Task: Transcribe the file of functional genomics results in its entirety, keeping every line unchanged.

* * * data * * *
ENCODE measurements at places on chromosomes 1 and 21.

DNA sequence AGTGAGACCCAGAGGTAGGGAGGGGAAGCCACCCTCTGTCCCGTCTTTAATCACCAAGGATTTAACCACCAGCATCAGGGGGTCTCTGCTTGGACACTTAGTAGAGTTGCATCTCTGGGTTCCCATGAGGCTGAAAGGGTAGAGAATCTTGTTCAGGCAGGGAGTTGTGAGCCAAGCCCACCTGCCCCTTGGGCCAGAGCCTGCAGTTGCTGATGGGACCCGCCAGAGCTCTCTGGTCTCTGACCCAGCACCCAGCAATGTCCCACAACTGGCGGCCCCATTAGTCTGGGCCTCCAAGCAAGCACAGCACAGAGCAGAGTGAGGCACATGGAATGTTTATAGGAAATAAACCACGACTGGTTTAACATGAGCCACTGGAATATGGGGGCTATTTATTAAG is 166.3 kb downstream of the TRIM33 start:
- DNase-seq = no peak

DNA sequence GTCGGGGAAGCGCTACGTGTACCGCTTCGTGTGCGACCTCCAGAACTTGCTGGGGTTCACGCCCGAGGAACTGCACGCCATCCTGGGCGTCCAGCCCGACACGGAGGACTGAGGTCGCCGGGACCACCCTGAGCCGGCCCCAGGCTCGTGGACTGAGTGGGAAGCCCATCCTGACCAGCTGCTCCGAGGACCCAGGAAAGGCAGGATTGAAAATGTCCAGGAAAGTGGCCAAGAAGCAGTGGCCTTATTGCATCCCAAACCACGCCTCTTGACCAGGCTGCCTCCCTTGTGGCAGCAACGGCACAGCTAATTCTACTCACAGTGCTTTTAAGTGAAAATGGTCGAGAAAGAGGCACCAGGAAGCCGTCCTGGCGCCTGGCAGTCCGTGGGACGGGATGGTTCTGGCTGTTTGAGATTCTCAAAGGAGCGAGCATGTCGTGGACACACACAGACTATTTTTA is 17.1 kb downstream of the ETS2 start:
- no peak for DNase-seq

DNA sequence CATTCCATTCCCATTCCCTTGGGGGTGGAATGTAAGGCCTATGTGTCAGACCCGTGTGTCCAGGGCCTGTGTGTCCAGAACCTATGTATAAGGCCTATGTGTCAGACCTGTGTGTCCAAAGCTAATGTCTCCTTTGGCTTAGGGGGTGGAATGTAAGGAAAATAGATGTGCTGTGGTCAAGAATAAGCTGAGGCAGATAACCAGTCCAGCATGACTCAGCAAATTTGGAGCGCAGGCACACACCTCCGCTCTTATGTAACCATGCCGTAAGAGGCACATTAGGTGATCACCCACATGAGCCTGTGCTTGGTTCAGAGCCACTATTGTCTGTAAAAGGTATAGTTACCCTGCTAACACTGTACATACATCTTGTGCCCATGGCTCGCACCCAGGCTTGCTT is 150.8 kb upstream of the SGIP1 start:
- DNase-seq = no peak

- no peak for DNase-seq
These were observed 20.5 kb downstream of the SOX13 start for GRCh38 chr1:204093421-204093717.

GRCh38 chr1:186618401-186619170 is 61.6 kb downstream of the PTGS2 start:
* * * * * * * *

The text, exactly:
ENCODE measurements at places on chromosomes 1 and 21.

DNA sequence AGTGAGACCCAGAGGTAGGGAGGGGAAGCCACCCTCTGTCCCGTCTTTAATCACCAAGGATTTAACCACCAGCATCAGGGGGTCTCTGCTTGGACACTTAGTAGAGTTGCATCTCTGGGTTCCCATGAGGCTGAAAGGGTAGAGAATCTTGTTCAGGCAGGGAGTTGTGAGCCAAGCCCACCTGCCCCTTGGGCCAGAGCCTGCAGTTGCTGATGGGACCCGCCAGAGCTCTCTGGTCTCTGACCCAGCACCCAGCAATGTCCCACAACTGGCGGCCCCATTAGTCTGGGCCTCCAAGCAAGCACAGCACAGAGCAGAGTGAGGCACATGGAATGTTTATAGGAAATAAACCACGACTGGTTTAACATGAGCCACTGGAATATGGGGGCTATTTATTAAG is 166.3 kb downstream of the TRIM33 start:
- DNase-seq = no peak

DNA sequence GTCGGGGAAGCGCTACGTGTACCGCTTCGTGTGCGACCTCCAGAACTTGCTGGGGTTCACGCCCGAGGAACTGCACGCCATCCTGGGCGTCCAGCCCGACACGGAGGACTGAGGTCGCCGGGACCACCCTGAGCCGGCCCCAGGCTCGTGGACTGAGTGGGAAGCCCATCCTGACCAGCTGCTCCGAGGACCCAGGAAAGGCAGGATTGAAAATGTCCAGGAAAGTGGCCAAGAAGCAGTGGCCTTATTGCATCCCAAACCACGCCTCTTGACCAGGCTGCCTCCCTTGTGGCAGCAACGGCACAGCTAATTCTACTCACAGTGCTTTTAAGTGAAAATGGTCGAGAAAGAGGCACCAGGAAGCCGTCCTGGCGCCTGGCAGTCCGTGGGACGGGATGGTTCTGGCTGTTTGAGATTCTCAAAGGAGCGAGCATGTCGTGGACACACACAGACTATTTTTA is 17.1 kb downstream of the ETS2 start:
- no peak for DNase-seq

DNA sequence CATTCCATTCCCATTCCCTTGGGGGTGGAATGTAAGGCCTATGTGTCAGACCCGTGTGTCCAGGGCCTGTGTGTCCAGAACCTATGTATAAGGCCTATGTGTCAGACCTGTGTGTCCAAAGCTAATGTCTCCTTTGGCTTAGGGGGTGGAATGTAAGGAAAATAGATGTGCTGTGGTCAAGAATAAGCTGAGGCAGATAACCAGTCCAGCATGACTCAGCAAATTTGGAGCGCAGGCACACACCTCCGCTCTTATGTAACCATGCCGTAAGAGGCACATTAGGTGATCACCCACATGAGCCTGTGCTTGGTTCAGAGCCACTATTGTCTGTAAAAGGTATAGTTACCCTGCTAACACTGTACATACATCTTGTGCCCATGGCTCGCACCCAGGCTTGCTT is 150.8 kb upstream of the SGIP1 start:
- DNase-seq = no peak

- no peak for DNase-seq
These were observed 20.5 kb downstream of the SOX13 start for GRCh38 chr1:204093421-204093717.

GRCh38 chr1:186618401-186619170 is 61.6 kb downstream of the PTGS2 start: